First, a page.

Human rights activist Lilian Tintori was accosted by regime supporters outside of the Public Ministry building in Caracas today, and was forced to hastily leave the area.
Tintori has become a national icon and advocate for human rights since her husband, Leopoldo Lopez, was arrested and imprisoned in 2014 over his alleged role in the anti-government protests that shook the country that year. Lopez’s trial was universally condemned by human rights organizations as a farce.
Tintori was at the Public Ministry building participating in a protest on behalf of the regime’s political prisoner. In the image below, Tintori (in the middle, with the white t-shirt and green jacket) walks alongside two women. The woman on the left is holding a sign that reads “Free First Lt. Gustavo Sandoval and all political prisoners”, while the woman on the right is holding a picture, presumably of a loved one being held in a regime prison for political reasons. The pro-government protesters can be seen in the background tailing Tintori and the other protesters:
The video below shows Tintori, in the white shirt and green jacket, being forced into her vehicle by a hostile crowd. The crowd hurls insults at Tintori, and shouts “Murderers!” and “Get out!” as the vehicle drives away:
The Maduro regime maintains that there is no legitimate political opposition in the country, and that those opposed to it are violent right wing terrorists.
Student Arrest for Conspiracy Gets Conditional Release
Ariana Granadillo, a university student who was arrested at a protest on June 25, processed through a military tribunal and accused of conspiring to overthrow the Maduro government, was released today with conditions. Granadillo must appear before a judge every eight days, and is prohibited from leaving the country or speaking to the media.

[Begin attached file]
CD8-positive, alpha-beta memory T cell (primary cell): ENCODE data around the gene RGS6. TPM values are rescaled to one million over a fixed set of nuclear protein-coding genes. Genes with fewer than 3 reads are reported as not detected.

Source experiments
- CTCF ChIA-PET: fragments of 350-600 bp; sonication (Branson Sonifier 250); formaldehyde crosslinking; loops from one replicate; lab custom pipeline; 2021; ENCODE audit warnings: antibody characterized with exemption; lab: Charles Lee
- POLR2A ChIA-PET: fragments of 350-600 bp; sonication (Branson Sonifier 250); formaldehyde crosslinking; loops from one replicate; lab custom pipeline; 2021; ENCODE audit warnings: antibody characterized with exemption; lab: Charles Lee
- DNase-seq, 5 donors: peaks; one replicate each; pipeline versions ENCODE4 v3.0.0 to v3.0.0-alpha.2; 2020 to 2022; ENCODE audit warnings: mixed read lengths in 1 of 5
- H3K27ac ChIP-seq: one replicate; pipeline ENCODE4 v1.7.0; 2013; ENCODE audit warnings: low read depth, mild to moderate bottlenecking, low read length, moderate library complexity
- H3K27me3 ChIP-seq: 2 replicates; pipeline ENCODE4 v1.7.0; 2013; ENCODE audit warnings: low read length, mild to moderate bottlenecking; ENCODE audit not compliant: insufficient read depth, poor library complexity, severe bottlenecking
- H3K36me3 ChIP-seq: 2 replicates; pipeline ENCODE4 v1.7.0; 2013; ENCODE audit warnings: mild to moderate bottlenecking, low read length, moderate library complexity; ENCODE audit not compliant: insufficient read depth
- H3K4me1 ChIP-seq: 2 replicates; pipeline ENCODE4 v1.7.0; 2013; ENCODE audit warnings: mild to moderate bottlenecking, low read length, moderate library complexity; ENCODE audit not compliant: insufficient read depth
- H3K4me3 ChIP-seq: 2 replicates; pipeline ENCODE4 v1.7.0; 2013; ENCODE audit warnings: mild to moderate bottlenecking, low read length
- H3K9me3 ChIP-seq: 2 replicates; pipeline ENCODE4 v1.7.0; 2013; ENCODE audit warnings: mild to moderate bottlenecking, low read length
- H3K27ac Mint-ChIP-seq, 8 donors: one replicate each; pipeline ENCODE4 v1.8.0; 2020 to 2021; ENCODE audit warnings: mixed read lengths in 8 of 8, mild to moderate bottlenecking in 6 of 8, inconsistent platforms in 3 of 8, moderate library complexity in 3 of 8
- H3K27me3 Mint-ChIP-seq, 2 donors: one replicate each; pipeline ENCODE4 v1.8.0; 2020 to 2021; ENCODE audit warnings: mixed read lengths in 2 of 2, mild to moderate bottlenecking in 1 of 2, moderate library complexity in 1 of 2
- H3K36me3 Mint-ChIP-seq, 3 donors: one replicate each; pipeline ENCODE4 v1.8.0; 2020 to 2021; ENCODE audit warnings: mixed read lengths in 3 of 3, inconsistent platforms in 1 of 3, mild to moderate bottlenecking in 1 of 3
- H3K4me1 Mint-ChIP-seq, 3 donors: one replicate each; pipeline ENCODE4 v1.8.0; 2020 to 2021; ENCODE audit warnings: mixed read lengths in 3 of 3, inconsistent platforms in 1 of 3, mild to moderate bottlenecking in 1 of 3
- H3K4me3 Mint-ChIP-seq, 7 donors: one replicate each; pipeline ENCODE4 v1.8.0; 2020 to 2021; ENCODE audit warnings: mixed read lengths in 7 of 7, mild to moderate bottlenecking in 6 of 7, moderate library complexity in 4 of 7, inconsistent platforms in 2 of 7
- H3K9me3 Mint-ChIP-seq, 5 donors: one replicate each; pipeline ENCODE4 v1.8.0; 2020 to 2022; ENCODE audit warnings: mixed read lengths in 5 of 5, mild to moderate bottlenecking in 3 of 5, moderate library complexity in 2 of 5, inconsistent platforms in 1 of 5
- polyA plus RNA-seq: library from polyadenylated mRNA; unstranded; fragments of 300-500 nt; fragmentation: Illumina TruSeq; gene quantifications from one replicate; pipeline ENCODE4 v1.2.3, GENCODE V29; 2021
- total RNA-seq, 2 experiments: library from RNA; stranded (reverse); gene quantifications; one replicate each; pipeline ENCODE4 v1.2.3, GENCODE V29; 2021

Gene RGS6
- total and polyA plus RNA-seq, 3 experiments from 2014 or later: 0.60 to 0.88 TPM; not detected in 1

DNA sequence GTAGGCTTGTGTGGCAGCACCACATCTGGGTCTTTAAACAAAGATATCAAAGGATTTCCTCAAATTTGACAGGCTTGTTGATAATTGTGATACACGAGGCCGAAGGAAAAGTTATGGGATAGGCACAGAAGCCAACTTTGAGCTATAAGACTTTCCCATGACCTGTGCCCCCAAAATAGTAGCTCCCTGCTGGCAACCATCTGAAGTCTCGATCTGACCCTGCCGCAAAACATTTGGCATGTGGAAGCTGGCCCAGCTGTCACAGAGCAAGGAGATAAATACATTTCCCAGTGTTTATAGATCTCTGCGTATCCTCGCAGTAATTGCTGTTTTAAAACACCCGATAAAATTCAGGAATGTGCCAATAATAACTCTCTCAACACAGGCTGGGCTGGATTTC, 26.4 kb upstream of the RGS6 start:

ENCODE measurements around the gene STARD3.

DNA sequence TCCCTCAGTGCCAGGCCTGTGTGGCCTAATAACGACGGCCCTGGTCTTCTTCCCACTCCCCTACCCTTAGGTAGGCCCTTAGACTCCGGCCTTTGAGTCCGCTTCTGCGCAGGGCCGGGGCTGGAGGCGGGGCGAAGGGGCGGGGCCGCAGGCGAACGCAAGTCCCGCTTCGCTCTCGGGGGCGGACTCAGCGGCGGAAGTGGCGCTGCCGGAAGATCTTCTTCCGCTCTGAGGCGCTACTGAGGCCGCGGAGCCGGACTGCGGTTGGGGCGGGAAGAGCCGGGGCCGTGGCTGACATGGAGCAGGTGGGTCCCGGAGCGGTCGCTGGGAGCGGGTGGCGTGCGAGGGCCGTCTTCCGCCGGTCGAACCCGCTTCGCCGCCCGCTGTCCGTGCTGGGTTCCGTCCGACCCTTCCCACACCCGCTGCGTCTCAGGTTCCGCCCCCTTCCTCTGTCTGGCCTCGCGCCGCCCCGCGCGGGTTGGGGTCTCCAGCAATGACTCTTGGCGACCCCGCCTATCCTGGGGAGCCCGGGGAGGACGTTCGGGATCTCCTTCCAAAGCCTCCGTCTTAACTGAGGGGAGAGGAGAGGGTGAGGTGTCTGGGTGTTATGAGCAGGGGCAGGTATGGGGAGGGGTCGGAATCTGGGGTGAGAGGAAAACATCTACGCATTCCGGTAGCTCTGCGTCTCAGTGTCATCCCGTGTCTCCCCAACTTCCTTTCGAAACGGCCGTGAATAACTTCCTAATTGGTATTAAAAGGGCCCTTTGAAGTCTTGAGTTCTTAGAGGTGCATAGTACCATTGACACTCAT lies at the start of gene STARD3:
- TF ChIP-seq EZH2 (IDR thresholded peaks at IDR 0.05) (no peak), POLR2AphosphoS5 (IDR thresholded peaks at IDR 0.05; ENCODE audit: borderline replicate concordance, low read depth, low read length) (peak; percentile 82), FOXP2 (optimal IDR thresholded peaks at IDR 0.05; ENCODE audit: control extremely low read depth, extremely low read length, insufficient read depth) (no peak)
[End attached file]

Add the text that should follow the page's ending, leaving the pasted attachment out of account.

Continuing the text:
Granadillo is one of approximately 800 Venezuelans who have been processed through military tribunals since 2017. The practice appears to be designed to submit political dissenters to secretive trials, and to charge them with serious crimes like treason and rebellion.
Ranking Officer in Oscar Perez Raid Promoted
Rafael Enrique Bastardo, the National Guard officer in charge of the deadly January 15 raid in El Junquito which ended in the likely executions of Oscar Perez and his six companions, has been promoted. Bastardo is now a lieutenant colonel, having previously held the rank of major.
Bastardo was promoted alongside approximately 16,00 officers from all branches of the Venezuelan military yesterday.
On January 15 of this year, Bastardo–who is the head of the Fuerzas de Acciones Especiales (FAES) of the National Bolivarian Police–headed the raid that resulted in the likely execution of renegade police officer Oscar Perez and six of his companions. In two videos posted by Oscar Perez that morning, Bastardo can be seen negotiating with the rebels.
Padrino Lopez: Officers Promoted For “Loyalty”
During the promotion event yesterday, Minister of Defense Vladimir Padrino Lopez said that the selected officers were being recognized for their “loyalty” to the Maduro government.
Padrino Lopez also said that, among other factors, the decision to promote the officers was based on “the role” that each officer played in ensuring the “institutional stability of the country and the preservation of democracy and peace”.
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